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Save a child's life: Promote breastfeeding

© Anil Gulati/ UNICEF/ 2008
Rehana Bibi with Rizwan at her house

Anil Gulati

Gram Panchayat Ramkrishnapur, South 24 Parganas, West Bengal: It is here that I met Rehana Bibi, mother of three and village brand ambassador for breastfeeding.

Rizwan, six months old, is her third son and weighs above normal as compared to other infants his age.

All of Rehana’s three children were given colostrum (mother’s first milk) within the first hour of their birth and were exclusively breastfed till six months of age.

Rehana was guided by the anganwadi worker Roshnara Begum who used to visit her before and after the birth of her children.

Now a majority of the women in the village opt to breastfeed their children within an hour of birth.

“But it was not easy” explains Roshnara Begum. Initially people in the village used to be tough on her, “but now they understand and many mothers like Rehana have come forward to help me promote breastfeeding.”

“Although we are doing better than before, there are still many myths associated with breastfeeding like – 'the child may feel thirsty and can be given water as mother’s milk is not enough' or 'some give honey after birth’, which is wrong” emphasizes Supriti Das, lady supervisor working within the Integrated Child Development Services (ICDS) scheme in that area.

Children should be breastfed within one hour of birth and exclusively breastfed till six months of age. Appropriate supplementary feed can be given after six months of the child's age with continued breastfeeding upto two years or beyond, she reiterates.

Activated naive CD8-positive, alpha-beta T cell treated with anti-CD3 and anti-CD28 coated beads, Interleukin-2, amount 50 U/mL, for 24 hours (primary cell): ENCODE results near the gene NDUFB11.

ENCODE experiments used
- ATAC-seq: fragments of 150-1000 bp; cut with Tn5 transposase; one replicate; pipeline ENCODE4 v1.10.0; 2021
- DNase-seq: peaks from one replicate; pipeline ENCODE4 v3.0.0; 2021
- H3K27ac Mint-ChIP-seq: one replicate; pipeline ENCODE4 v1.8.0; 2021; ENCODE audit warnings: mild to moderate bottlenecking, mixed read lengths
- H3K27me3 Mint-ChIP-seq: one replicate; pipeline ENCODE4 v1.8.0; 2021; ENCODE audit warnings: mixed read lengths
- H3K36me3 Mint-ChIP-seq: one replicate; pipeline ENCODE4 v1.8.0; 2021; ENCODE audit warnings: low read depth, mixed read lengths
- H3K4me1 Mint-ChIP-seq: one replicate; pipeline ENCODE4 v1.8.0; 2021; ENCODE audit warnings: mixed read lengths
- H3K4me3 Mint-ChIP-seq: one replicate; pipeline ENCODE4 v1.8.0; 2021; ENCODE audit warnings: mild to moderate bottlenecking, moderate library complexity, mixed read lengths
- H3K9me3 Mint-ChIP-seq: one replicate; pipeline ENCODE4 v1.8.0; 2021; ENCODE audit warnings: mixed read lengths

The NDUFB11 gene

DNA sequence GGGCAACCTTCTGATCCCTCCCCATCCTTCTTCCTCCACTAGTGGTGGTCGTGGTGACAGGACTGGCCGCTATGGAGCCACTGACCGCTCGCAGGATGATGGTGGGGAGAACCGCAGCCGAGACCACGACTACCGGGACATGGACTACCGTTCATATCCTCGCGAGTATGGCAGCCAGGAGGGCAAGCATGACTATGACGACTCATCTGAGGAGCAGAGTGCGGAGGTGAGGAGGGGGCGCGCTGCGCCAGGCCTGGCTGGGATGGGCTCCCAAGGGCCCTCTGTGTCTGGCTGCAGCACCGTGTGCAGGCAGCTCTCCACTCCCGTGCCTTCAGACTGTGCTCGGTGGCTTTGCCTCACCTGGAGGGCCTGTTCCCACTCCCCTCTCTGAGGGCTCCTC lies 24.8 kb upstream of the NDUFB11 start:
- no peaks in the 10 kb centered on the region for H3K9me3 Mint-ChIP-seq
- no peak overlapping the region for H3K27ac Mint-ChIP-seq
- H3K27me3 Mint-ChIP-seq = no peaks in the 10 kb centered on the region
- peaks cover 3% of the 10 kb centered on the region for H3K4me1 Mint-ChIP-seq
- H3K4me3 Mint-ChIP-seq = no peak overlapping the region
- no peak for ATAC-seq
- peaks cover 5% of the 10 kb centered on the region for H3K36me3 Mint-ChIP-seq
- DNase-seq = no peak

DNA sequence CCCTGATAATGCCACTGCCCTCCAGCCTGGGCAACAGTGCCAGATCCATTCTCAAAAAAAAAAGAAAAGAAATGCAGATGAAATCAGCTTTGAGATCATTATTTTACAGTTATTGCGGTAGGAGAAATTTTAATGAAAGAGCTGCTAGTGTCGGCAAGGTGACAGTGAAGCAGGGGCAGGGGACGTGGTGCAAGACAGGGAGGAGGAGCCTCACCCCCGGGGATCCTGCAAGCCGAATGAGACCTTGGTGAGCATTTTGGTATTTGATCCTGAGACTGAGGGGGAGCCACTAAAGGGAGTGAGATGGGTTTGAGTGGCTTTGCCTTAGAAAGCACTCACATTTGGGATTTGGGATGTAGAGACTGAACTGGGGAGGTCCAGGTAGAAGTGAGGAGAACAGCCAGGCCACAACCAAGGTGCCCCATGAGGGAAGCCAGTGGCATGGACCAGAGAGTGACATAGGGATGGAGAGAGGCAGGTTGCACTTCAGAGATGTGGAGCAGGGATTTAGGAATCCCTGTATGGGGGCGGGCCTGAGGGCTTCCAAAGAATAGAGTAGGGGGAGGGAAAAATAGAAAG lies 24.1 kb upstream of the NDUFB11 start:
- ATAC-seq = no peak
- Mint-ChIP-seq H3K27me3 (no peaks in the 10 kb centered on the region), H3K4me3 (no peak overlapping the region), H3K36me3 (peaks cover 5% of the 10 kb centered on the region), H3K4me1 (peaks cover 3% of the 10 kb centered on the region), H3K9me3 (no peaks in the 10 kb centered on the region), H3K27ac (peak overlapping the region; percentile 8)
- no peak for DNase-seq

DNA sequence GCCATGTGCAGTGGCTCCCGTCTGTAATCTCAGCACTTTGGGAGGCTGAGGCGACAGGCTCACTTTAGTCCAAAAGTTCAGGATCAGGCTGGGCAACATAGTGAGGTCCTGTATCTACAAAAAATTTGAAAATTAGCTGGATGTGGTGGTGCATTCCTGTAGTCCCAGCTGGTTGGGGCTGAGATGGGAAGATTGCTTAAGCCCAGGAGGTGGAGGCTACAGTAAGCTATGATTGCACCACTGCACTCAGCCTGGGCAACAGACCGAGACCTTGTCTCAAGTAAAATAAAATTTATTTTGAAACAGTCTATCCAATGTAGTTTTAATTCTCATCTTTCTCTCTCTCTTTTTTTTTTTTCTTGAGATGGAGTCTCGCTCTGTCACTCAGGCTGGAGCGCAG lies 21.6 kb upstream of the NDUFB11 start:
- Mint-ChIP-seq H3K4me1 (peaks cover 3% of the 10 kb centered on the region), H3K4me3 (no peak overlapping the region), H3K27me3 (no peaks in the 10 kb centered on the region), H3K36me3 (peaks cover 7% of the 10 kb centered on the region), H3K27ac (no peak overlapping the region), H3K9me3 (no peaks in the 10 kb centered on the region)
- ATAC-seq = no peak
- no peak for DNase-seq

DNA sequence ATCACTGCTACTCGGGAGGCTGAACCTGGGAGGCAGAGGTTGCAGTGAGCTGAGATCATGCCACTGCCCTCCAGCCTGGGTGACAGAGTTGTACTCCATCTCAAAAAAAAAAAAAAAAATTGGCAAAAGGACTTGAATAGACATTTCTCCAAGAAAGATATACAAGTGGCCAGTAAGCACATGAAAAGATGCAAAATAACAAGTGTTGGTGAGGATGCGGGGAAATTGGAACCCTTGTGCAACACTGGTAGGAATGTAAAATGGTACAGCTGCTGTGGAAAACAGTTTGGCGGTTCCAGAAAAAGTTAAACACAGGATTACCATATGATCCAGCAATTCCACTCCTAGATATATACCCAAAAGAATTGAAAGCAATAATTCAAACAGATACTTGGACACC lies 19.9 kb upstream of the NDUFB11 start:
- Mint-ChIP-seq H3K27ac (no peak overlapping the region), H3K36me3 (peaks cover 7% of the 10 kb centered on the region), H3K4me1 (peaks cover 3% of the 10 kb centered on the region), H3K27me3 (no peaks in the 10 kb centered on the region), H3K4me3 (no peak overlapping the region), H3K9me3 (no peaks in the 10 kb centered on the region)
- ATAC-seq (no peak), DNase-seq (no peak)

“Anganwadi workers try and convince the mothers and other family members during discussions when I visit their homes” she adds.

What Supriti Das alludes to are optimal infant and young child feeding practices. These help combat malnutrition among children and help save lives.

Studies reveal that malnutrition among children is responsible, directly or indirectly, for more than 50 percent of all deaths among children under five years of age.

Over two-thirds of these deaths are associated with inappropriate feeding practices and occur during the first year of life.

Optimal infant and young child feeding practices – especially early initiation and exclusive breastfeeding for the first six months of life – help ensure young children the best possible start in life.

Rehana now counsels her friends on child feeding guidelines in local language. She rattles off names of locally made food items such as khichdi, suji ki kheer, banana, which are appropriate complementary foods that can be given to infants after six months and that one can continue breastfeeding for up to two years or beyond.

The first week in August is marked as 'World Breastfeeding Week' and is also an opportunity to strengthen our outreach efforts to promote infant and young child feeding practices across India.

The theme for this year's World Breastfeeding Week is 'Mother Support - a call for greater support for mothers in achieving the gold standard of infant feeding'.

Rehana is an ideal ambassador to take this theme forward. She may not know or understand the finer technical points but she not only follows the guidelines explained to her but also motivates other mothers to give the best start to their children’s lives.

West Bengal has higher rates of exclusive breastfeeding till six months i.e. 58.6 percent, as compared to the national average of 46.4 percent, yet early initiation of breast feeding within one hour is only 23.5 percent.

To overcome this challenge, we need many more like Rehana to take forward a simple step to save the lives of their children.

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